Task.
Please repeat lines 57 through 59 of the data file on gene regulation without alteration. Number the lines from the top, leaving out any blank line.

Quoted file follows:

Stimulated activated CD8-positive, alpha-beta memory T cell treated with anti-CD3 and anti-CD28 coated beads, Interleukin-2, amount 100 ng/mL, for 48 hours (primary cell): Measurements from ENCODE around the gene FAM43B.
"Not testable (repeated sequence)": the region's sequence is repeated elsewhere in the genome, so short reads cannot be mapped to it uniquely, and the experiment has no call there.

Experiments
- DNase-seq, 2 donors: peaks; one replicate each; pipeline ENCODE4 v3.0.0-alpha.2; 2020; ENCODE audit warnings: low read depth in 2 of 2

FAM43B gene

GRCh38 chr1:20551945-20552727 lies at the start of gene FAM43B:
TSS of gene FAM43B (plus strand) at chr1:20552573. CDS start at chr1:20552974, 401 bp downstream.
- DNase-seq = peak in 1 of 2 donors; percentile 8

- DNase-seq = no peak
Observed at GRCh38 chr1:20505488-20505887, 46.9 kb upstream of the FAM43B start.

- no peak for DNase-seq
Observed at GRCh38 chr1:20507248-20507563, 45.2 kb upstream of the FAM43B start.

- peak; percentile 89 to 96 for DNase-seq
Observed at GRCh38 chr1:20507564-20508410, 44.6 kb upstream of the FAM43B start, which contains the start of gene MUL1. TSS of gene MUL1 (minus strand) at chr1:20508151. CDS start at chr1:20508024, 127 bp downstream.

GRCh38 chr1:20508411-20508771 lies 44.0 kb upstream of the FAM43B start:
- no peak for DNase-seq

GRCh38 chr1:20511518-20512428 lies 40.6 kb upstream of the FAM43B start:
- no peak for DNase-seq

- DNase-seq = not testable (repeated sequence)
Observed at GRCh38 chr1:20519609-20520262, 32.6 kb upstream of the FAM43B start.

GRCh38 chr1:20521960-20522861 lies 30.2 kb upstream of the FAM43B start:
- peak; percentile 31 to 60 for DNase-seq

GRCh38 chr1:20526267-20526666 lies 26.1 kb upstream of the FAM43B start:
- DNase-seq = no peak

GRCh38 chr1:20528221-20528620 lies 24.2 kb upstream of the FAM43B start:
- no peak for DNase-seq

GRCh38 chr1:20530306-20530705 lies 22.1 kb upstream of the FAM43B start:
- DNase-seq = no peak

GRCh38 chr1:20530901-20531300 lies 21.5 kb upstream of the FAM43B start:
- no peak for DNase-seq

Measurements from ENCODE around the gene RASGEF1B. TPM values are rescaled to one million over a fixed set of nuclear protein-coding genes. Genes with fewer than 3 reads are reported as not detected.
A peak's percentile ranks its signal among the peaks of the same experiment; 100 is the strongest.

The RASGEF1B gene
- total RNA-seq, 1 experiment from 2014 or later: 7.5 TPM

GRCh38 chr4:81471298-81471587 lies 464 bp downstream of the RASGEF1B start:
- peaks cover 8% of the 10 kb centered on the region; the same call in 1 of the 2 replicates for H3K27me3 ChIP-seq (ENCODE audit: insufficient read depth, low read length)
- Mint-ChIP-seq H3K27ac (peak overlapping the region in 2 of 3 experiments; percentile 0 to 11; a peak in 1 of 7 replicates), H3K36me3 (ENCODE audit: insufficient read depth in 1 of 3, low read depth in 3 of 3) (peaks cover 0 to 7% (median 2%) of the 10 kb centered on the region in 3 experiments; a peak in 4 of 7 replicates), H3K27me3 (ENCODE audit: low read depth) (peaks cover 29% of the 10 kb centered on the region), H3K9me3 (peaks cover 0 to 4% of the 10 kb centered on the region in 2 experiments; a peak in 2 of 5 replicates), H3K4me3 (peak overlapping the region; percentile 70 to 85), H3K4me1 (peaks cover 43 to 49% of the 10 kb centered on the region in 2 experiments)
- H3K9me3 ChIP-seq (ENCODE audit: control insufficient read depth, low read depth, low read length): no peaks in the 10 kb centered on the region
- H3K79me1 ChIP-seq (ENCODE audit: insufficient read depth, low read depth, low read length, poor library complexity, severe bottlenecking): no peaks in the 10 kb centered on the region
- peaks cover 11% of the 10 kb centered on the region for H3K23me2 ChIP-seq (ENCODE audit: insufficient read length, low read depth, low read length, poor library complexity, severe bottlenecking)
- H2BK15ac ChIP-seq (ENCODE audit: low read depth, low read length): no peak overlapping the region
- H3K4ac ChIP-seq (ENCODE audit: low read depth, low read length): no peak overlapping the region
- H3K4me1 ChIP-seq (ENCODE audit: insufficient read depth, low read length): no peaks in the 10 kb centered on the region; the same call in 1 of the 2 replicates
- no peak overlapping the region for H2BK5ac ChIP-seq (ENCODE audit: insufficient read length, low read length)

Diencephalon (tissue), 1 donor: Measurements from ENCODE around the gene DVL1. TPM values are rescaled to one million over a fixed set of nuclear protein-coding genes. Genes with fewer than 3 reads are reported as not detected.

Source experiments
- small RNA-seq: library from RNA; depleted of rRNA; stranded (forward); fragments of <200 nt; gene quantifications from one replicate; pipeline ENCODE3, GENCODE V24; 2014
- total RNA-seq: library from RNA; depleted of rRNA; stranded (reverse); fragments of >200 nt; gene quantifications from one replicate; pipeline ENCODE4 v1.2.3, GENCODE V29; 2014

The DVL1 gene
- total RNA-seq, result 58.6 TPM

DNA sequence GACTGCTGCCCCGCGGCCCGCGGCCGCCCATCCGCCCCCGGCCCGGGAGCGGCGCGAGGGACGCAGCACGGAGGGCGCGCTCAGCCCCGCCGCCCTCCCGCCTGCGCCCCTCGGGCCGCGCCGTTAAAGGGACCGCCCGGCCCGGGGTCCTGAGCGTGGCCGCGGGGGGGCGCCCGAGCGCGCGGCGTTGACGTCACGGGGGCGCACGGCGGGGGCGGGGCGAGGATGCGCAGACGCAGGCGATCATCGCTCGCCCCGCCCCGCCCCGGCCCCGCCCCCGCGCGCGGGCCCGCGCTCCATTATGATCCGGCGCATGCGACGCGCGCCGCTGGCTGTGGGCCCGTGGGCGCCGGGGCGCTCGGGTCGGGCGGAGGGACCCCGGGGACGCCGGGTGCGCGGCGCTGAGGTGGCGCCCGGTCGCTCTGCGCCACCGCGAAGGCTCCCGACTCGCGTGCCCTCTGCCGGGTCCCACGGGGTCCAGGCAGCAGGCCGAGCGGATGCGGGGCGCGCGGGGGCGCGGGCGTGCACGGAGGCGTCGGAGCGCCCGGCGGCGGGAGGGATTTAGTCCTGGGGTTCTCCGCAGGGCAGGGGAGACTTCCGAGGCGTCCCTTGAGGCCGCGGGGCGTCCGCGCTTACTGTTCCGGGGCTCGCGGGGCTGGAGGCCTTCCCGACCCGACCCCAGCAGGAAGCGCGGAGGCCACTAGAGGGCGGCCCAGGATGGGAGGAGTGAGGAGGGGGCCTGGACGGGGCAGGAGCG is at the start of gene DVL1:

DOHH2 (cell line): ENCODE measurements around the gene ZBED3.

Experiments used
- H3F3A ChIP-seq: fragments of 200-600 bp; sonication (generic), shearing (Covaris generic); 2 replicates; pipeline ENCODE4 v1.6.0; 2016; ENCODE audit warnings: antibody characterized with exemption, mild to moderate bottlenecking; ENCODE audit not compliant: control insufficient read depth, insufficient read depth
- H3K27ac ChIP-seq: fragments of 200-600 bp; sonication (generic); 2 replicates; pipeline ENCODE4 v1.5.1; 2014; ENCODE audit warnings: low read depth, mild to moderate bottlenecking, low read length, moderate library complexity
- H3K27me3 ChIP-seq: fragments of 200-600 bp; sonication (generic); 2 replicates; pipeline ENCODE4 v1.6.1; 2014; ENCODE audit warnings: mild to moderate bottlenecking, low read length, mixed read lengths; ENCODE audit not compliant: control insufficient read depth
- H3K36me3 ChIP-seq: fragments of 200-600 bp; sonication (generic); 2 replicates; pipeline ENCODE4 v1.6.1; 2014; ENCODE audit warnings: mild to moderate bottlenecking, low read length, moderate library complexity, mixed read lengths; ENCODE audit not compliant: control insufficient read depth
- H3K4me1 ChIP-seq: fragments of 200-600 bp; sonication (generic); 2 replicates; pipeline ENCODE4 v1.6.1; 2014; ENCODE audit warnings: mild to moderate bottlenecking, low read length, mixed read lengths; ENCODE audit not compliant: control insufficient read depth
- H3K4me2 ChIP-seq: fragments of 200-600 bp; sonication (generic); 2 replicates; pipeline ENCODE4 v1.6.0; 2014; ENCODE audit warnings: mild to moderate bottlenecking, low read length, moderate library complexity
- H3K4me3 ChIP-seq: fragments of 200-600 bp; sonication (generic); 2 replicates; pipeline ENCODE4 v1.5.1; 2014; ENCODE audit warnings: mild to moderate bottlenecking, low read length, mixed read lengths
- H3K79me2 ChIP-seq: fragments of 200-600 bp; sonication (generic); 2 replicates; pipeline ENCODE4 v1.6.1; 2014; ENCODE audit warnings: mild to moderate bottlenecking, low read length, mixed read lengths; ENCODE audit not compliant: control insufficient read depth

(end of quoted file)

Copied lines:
- H3K36me3 ChIP-seq: fragments of 200-600 bp; sonication (generic); 2 replicates; pipeline ENCODE4 v1.6.1; 2014; ENCODE audit warnings: mild to moderate bottlenecking, low read length, moderate library complexity, mixed read lengths; ENCODE audit not compliant: control insufficient read depth
- H3K4me1 ChIP-seq: fragments of 200-600 bp; sonication (generic); 2 replicates; pipeline ENCODE4 v1.6.1; 2014; ENCODE audit warnings: mild to moderate bottlenecking, low read length, mixed read lengths; ENCODE audit not compliant: control insufficient read depth
- H3K4me2 ChIP-seq: fragments of 200-600 bp; sonication (generic); 2 replicates; pipeline ENCODE4 v1.6.0; 2014; ENCODE audit warnings: mild to moderate bottlenecking, low read length, moderate library complexity